14 Professional development plans: Documents that guide individual teacher professional development activities for a designated period of time. Professional development plans identify the area for improvement, what new learning will take place, how the learning will affect student outcomes, and a timeline for learning and implementation. Professional development plan structures can range from broad to specific, depending on the school district (Burke, 1997). Peer coaching: A professional development activity in which teachers give each other feedback on their teaching. Usually it is based on observing each other's classes, but peer coaching can also take other forms, such as discussing a difficult issue that is affecting professional performance or how to handle a student issue that has arisen in class. Peer coaches may receive formal training as part of a professional development system, or they can simply be teachers who are seen as leaders among faculty and administration (Costa & Garmston, 1993). Conceptual Framework The teacher leader development model is a conceptual framework that illustrates the development of teacher leaders using the differentiated supervision process. Leithwood's (1993) six levels of teacher development (Table 1) help us understand how teachers develop throughout their career and how teachers' needs change depending on the stage of their careers. The teacher leader development model anticipates the changing needs of teachers by using differentiated supervision to inspire growth, evaluating experienced teachers based on their professional growth as opposed to using traditional evaluation processes for less experienced teachers.

15 Table 1 Development of Competence in the Technology of Educational Practice Stage Development 1. Developing survival skills 2. Becoming competent in the basic skills of instruction 3. Expanding one's own instructional flexibility 4. Acquiring instructional expertise 5. Contributing to the growth of colleagues' expertise 6. Participating in a broad array of educational decisions at all levels of the educationsystem Partially developed classroom management skills Knowledge of and limited skill in using teaching models No conscious reflection [[on what?]] Summative student assessment Well developed classroom management Well developed use of teaching models Habitual application [[of what?]] through trial and error Some formative student assessment Automatized classroom management skills Growing awareness of need for other teaching models and expansion of repertoire Formative and summative assessment covering a range of instructional goals Classroom management integrated with program Skill in application of a broad range of teaching techniques High levels of expertise in classroom instructional performance Reflective about competence Ability to assist others in acquiring instructional expertise through planned learning or mentoring experiences Is committed to school improvement Accepts responsibility for fostering that goal through any legitimate opportunity Able to exercise leadership, both formal and informal, with adults inside and outside of the school Has a broad framework from which to understand the relationship among decisions Is well informed about policies at many different levels Source: Adapted from K. Leithwood (1992), The principal's role in teacher development. In M. Fullan & A. Hargreaves (Eds.), Teacher development and educational change (2nd ed., p. 93). London: The Farmer Press.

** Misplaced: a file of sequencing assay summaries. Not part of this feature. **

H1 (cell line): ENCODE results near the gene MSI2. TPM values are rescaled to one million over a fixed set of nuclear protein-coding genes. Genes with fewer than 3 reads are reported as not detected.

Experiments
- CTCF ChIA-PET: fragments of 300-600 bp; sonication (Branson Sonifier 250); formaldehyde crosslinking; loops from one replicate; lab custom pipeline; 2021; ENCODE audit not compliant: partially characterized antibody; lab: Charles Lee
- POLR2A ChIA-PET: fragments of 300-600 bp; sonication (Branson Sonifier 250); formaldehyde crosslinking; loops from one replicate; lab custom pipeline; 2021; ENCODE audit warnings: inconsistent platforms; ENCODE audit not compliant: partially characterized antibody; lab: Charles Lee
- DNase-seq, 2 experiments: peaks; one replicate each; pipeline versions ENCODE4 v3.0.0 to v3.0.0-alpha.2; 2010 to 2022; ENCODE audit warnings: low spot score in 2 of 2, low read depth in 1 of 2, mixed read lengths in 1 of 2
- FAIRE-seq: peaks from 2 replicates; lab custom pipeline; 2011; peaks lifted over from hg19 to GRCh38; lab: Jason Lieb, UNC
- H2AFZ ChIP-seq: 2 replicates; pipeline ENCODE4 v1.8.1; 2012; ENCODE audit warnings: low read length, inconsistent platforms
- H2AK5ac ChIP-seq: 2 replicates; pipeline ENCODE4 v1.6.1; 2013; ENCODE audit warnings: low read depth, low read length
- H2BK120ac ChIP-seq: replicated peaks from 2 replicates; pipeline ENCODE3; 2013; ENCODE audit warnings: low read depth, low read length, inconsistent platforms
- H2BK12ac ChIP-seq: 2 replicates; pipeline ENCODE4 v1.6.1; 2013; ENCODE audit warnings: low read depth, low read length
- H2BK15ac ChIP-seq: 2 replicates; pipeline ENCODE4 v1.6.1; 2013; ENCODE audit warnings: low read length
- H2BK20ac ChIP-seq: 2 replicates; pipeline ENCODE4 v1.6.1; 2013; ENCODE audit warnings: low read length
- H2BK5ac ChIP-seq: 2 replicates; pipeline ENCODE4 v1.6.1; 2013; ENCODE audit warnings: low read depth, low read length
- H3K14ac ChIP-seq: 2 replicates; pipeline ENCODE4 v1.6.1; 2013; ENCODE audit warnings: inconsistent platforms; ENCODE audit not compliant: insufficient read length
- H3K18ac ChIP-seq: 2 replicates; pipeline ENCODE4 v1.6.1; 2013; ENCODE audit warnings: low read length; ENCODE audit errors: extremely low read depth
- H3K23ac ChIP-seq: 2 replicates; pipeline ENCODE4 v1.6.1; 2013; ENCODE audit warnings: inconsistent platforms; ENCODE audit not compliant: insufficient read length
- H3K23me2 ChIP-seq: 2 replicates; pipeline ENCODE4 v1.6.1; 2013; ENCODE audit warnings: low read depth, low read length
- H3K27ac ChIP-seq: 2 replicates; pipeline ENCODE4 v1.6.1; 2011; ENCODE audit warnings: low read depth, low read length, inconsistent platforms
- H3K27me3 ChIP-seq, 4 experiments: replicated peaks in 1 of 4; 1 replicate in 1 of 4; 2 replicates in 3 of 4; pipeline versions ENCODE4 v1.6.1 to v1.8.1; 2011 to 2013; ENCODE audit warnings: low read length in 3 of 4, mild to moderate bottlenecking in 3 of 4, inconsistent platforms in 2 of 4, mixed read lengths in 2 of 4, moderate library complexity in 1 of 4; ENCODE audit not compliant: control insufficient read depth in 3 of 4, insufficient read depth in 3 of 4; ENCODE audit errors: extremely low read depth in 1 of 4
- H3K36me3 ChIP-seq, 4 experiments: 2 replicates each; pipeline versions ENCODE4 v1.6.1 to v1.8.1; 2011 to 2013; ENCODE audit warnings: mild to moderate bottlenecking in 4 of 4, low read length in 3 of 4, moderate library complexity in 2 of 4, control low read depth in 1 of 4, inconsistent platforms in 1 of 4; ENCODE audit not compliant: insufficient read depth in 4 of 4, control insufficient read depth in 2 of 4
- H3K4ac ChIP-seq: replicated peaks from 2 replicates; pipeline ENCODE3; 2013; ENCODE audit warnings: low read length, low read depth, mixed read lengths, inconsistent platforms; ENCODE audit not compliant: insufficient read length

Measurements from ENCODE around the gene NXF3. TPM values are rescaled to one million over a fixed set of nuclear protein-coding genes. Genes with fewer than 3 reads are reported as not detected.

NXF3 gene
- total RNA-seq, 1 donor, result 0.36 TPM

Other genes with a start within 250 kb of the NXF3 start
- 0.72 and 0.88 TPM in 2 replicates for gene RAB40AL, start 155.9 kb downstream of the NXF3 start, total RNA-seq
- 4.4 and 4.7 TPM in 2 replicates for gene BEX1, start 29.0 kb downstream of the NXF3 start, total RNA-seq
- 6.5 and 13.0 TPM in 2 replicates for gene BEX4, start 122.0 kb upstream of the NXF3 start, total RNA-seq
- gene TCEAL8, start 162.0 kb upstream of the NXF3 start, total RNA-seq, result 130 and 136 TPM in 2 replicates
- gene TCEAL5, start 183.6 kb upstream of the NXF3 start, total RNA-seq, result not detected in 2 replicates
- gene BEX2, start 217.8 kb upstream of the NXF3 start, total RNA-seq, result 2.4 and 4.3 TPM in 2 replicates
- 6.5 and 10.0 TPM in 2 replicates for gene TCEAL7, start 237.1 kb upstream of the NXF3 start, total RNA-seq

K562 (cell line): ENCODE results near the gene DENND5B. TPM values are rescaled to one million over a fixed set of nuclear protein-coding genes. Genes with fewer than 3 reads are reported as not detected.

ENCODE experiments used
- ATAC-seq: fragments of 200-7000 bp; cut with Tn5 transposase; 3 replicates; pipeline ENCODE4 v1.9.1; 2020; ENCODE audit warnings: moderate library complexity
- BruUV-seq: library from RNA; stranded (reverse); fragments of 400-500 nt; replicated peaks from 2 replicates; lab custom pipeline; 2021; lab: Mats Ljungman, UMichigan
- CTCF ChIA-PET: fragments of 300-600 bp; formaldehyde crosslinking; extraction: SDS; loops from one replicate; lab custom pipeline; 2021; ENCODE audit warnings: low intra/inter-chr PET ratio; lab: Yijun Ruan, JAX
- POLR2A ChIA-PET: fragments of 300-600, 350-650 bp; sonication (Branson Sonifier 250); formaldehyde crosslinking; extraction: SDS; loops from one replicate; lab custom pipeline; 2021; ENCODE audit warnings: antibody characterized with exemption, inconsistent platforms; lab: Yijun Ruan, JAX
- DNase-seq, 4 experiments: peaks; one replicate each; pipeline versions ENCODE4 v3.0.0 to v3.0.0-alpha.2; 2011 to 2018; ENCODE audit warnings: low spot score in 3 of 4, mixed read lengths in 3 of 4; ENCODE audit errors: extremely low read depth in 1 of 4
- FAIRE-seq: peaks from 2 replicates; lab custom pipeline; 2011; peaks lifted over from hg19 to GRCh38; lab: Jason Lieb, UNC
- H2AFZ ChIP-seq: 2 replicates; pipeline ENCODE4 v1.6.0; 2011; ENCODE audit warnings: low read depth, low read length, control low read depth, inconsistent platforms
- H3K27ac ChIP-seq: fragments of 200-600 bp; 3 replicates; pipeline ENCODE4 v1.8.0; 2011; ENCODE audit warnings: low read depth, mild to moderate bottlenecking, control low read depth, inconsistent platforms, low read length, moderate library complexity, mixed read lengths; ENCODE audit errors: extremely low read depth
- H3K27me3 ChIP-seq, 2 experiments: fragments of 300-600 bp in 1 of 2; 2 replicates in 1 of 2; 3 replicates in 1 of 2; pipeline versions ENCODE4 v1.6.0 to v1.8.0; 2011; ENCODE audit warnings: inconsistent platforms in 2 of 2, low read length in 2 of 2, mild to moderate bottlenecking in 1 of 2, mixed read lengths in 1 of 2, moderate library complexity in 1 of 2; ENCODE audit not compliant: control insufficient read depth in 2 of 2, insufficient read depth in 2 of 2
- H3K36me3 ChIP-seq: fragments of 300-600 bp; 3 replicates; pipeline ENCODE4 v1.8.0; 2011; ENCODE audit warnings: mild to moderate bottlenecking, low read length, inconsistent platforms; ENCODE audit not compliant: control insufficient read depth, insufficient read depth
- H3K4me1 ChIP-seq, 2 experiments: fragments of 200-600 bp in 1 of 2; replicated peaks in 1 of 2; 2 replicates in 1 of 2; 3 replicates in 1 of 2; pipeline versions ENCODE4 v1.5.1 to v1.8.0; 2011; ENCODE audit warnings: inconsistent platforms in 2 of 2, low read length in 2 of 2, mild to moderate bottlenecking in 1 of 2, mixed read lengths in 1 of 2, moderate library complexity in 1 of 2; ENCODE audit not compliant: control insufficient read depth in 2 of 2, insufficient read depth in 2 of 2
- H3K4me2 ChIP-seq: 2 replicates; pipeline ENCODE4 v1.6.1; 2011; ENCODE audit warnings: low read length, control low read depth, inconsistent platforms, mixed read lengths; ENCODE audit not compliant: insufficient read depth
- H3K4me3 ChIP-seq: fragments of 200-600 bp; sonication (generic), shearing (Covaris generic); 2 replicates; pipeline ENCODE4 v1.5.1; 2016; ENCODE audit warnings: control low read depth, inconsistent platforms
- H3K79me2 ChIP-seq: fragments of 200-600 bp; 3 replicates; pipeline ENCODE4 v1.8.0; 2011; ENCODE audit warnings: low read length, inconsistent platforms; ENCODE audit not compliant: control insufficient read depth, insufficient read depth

Full document contains 219 pages
Abstract: The focus of this study was to explore if the evaluation process of differentiated supervision contributed to the development of tenured teachers toward teacher leadership in two central Illinois high schools. A theoretical framework, the Teacher Leader Development model, was created based on Dr. Keith Leithwood's development of professional expertise framework, which describes the stages of a teacher's professional growth. The two central Illinois high schools selected had been utilizing the differentiated supervision process for a minimum of 3 years to evaluate tenured faculty. Participants in the study included teachers from two academic departments, the school administration, and a central office administrator at each school. Participants answered questions that were aligned with the three stages of the teacher leader development model: developing instructional expertise, influencing departmental instructional practices, and influencing school wide instructional practices. Documents that were pertinent to the study, such as school improvement plans, teacher professional growth plans, and district evaluation plans, were analyzed. The results from the study concluded that while each school utilized the differentiated supervision process to engage faculty in school improvement activities, teacher leadership development was not the focus and thus few teacher leaders emerged. Three teachers who had been involved with leading school wide instructional development activities emerged from the study. For the development of teacher leaders to increase specific support would be needed; a clearly defined vision for teaching and learning, time within the school day for collaboration around solving instructional issues, and networks created to provide ongoing feedback to teachers as they implement new strategies.